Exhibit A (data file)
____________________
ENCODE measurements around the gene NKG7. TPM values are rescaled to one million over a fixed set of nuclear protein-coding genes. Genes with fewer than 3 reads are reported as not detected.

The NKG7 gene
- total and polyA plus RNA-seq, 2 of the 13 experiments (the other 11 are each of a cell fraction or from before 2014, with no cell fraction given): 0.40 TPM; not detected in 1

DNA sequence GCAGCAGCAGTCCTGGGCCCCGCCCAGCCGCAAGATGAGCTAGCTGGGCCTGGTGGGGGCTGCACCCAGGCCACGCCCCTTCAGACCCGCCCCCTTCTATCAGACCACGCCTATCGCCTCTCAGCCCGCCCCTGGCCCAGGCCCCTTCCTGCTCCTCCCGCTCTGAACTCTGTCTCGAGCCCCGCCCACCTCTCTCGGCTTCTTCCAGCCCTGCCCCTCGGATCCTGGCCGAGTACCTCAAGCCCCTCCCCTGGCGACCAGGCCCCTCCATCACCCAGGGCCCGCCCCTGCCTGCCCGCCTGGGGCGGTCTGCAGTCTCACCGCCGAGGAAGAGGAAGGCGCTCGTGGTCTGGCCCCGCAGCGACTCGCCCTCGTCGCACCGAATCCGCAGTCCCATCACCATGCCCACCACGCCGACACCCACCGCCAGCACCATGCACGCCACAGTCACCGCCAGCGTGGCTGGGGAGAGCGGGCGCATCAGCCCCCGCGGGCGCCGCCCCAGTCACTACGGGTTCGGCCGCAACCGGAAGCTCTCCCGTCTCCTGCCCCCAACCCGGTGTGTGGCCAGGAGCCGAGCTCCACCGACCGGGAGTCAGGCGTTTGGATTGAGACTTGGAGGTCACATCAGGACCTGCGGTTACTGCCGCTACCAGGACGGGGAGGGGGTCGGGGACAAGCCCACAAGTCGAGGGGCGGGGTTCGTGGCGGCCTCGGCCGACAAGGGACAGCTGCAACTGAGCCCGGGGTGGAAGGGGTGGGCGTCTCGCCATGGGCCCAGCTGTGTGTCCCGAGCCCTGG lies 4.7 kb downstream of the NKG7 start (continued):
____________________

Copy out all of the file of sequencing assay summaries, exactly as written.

ENCODE measurements around the gene NKG7. TPM values are rescaled to one million over a fixed set of nuclear protein-coding genes. Genes with fewer than 3 reads are reported as not detected.

The NKG7 gene
- total and polyA plus RNA-seq, 2 of the 13 experiments (the other 11 are each of a cell fraction or from before 2014, with no cell fraction given): 0.40 TPM; not detected in 1

DNA sequence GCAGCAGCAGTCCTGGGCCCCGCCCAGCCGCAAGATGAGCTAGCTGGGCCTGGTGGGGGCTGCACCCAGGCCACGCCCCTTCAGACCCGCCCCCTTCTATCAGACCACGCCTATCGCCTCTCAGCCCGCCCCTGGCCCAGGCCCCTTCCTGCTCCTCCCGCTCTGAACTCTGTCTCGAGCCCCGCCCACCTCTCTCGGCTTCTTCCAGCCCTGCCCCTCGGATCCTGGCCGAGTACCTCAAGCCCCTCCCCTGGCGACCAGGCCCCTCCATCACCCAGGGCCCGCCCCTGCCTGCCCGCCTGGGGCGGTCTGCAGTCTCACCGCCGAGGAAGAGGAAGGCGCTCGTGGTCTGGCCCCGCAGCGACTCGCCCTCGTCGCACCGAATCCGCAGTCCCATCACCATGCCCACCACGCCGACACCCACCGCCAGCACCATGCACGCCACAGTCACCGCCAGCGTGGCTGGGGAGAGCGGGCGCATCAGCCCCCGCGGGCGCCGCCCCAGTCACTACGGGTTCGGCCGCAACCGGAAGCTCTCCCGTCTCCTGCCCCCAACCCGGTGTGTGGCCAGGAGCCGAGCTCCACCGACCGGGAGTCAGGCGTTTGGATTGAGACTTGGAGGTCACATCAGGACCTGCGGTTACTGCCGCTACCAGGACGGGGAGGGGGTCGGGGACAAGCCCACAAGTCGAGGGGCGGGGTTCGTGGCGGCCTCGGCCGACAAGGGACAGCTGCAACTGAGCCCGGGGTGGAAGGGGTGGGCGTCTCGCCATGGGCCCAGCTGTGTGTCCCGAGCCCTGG lies 4.7 kb downstream of the NKG7 start (continued):